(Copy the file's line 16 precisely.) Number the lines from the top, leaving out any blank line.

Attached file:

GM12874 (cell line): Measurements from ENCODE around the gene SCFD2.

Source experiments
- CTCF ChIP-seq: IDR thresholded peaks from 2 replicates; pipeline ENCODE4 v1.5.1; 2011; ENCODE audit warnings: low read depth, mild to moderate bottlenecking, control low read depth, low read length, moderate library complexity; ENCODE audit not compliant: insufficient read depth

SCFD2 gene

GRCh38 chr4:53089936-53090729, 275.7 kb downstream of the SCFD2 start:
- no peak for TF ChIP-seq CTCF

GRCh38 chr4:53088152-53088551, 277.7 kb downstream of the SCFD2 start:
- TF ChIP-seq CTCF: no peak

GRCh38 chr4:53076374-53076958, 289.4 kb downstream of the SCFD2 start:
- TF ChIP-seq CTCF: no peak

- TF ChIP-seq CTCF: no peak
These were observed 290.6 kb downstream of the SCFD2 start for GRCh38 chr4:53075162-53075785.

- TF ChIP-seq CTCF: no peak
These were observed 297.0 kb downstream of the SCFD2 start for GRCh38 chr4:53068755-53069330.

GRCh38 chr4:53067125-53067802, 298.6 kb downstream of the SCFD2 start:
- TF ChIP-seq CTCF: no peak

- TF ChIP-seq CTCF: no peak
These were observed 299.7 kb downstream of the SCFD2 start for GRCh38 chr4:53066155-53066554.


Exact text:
- TF ChIP-seq CTCF: no peak